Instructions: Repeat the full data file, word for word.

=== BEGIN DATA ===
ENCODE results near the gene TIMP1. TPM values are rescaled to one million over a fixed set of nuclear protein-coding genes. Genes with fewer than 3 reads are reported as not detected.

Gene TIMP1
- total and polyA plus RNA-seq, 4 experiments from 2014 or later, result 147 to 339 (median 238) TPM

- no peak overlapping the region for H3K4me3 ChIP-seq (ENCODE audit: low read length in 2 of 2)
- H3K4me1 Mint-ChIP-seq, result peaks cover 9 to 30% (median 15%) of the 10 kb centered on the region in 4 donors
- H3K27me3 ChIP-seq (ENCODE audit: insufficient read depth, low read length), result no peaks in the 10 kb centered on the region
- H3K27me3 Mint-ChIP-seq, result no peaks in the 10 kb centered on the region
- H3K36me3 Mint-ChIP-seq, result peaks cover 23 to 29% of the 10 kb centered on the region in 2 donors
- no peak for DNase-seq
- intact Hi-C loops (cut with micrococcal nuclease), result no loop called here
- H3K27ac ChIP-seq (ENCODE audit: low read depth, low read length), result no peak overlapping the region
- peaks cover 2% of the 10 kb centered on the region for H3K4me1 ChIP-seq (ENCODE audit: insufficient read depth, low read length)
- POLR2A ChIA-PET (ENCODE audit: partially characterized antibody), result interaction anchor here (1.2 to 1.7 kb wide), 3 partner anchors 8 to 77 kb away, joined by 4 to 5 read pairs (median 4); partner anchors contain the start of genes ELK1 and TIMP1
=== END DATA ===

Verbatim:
ENCODE results near the gene TIMP1. TPM values are rescaled to one million over a fixed set of nuclear protein-coding genes. Genes with fewer than 3 reads are reported as not detected.

Gene TIMP1
- total and polyA plus RNA-seq, 4 experiments from 2014 or later, result 147 to 339 (median 238) TPM

- no peak overlapping the region for H3K4me3 ChIP-seq (ENCODE audit: low read length in 2 of 2)
- H3K4me1 Mint-ChIP-seq, result peaks cover 9 to 30% (median 15%) of the 10 kb centered on the region in 4 donors
- H3K27me3 ChIP-seq (ENCODE audit: insufficient read depth, low read length), result no peaks in the 10 kb centered on the region
- H3K27me3 Mint-ChIP-seq, result no peaks in the 10 kb centered on the region
- H3K36me3 Mint-ChIP-seq, result peaks cover 23 to 29% of the 10 kb centered on the region in 2 donors
- no peak for DNase-seq
- intact Hi-C loops (cut with micrococcal nuclease), result no loop called here
- H3K27ac ChIP-seq (ENCODE audit: low read depth, low read length), result no peak overlapping the region
- peaks cover 2% of the 10 kb centered on the region for H3K4me1 ChIP-seq (ENCODE audit: insufficient read depth, low read length)
- POLR2A ChIA-PET (ENCODE audit: partially characterized antibody), result interaction anchor here (1.2 to 1.7 kb wide), 3 partner anchors 8 to 77 kb away, joined by 4 to 5 read pairs (median 4); partner anchors contain the start of genes ELK1 and TIMP1